What Christians Should Be Doing to Improve Education in Public Schools
Whew! If that title isn’t confrontational, I’m not sure what is!
The decision about how to education our children is a spicy one in christian circles. Typically, there are 3 camps:
- Those who homeschool.
- Those who send their kids to private Christian schools.
- Those who send their kids to public school.
While there are pros and cons on each side of each choice that could be debated in for a good long while, this is not what this post it about. This post is about what all Christians (despite where their children go to school) can and should be doing regarding the issue of under-performing public schools.
Nicole Baker Fulgham is the founder of The Expectations Project, and organization that mobilizes people of faith to support public school reform. Within the past year, she as published a book called, “Educating All God’s Children”, a call to Christians to wake-up and get involved in helping low-income schools.
Probably not surprising to most of us, the present Christian community has been fairly unconcerned when it comes to the issue of public education. It’s easier to turn our eyes away, to take our children out, or to get involved with a different worthy cause than it is to invest ourselves in this issue of social justice. While Nicole acknowledges and applauds the African-American churches who are involved in urban education, she also recognizes that while a few are doing something, that many more are needed to help make a difference.
Nicole writes with a real kindness and gracious, “give these readers the benefit of the doubt” attitude. But she also really challenges the reader to think about the link between education, poverty, and the kingdom of God, and how Christians should be participating in this area of society. She also addresses the common areas of excuse-making, which I felt was particularly challenging to myself personally, and also to the suburban church communities that I have been a part of over the past many years.
While I don’t want to give away everything about the book, I do want to share a couple of the ways in which we can get involved:
1. Teach in the public schools. This is a big one, and one that may make the biggest difference (in my opinion). Teaching in the areas of poverty (whether that be in the city or in the rural areas) can be tough. Lack of support, professional development, supplies, etc. can create discouraging environments which make it difficult to thrive in. However, teachers can make a huge difference in the lives of these students.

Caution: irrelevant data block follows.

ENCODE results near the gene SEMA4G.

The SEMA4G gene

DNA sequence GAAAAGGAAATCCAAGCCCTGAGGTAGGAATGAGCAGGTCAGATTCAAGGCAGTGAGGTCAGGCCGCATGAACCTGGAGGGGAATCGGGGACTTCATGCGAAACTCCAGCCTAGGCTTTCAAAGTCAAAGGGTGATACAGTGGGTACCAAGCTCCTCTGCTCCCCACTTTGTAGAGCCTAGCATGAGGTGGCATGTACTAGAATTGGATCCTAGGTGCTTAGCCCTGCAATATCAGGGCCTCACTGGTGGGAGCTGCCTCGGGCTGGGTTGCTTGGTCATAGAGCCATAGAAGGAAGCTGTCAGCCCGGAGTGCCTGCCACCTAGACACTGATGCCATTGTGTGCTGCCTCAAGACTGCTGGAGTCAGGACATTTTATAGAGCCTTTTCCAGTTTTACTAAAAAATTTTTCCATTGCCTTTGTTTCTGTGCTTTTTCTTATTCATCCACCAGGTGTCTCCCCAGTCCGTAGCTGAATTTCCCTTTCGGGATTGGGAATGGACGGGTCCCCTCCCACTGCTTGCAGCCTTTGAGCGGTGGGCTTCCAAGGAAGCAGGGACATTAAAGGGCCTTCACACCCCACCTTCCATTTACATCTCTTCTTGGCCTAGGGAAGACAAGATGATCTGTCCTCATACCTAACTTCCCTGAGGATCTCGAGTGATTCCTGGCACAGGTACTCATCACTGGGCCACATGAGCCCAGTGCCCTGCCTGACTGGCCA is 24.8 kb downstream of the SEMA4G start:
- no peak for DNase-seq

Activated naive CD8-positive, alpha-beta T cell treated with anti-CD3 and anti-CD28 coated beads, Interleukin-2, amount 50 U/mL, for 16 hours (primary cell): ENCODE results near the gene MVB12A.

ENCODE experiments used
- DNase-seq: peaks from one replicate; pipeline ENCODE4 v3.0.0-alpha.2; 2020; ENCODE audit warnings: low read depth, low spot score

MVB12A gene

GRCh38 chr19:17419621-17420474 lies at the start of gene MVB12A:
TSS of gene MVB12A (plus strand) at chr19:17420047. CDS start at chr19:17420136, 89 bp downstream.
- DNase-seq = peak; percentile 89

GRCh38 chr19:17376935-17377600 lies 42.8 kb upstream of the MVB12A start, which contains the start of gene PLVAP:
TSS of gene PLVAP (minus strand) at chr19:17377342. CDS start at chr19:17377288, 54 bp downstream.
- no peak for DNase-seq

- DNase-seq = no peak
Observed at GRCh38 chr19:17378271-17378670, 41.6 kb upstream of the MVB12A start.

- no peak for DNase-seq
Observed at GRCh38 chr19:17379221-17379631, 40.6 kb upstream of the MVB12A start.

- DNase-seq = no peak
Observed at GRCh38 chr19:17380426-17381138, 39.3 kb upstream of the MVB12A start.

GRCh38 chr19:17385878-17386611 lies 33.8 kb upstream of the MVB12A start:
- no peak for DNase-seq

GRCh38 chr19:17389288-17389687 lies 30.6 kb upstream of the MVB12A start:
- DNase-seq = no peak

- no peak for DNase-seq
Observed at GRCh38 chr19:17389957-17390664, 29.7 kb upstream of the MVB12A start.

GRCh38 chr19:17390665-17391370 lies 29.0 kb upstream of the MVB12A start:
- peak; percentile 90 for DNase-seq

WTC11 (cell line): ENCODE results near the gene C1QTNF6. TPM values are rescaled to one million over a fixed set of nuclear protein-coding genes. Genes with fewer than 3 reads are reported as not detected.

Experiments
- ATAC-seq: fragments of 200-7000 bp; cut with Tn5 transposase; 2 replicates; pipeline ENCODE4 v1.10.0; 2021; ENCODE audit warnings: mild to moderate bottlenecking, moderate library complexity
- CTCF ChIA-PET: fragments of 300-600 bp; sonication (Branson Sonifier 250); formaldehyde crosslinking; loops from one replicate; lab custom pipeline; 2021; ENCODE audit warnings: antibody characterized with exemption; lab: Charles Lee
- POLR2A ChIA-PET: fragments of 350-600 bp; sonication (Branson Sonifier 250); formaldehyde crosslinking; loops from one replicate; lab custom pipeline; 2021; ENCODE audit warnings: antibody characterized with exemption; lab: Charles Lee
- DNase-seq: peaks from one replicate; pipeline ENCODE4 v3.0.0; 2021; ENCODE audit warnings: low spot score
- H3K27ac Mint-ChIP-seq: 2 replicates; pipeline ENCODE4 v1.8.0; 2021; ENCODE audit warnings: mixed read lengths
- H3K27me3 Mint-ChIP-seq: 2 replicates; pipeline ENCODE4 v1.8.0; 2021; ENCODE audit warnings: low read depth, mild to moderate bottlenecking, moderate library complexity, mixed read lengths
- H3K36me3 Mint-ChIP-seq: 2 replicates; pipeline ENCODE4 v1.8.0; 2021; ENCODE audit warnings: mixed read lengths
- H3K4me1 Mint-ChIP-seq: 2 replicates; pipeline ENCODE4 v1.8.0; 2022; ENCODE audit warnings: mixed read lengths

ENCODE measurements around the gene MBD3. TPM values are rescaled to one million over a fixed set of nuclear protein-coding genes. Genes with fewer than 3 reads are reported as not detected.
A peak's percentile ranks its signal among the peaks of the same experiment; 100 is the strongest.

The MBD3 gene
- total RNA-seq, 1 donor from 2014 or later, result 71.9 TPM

2. Support public school teachers. Give them encouragement. Remind them of the Kingdom of God work that they are doing. Pick up extra supplies for them for their classrooms. Offer your assistance to them.
3. Start a church-school partnership. This is the trickiest, but one that can be incredibly influential and helpful (or can be damaging, if done poorly). Many schools are reluctant to let churches help for many reasons. Of course there’s the whole evangelizing thing, but maybe just as frustrating to the schools is that “church people” tend to say they are going to volunteer, but then don’t really follow through. We tend to like to see “results” and if we don’t see them, we get bored and move on to the next project. Nicole gives a bunch of other advice about this precious and sensitive idea, and if your church is interested in doing this kind of thing, please do take a look at this chapter in particular for some real wisdom.
Personally, one reason that I love the idea of supporting public schools (both your own and one that is need of support) is because they are the hub of communities. Where you live determines your school, so to reach a neighborhood, why wouldn’t you want to be involved in the public schools? Many christians I know complain about people on welfare, women getting abortions, etc., but many of these issues stem from cycles of poverty, and quality education is a significant avenue to end these horrible cycles.
I would encourage you to pick up a copy of this book from your local library or from an online bookseller. I guarantee you will learn something new, and you very well might be encouraged to get involved, in some way.
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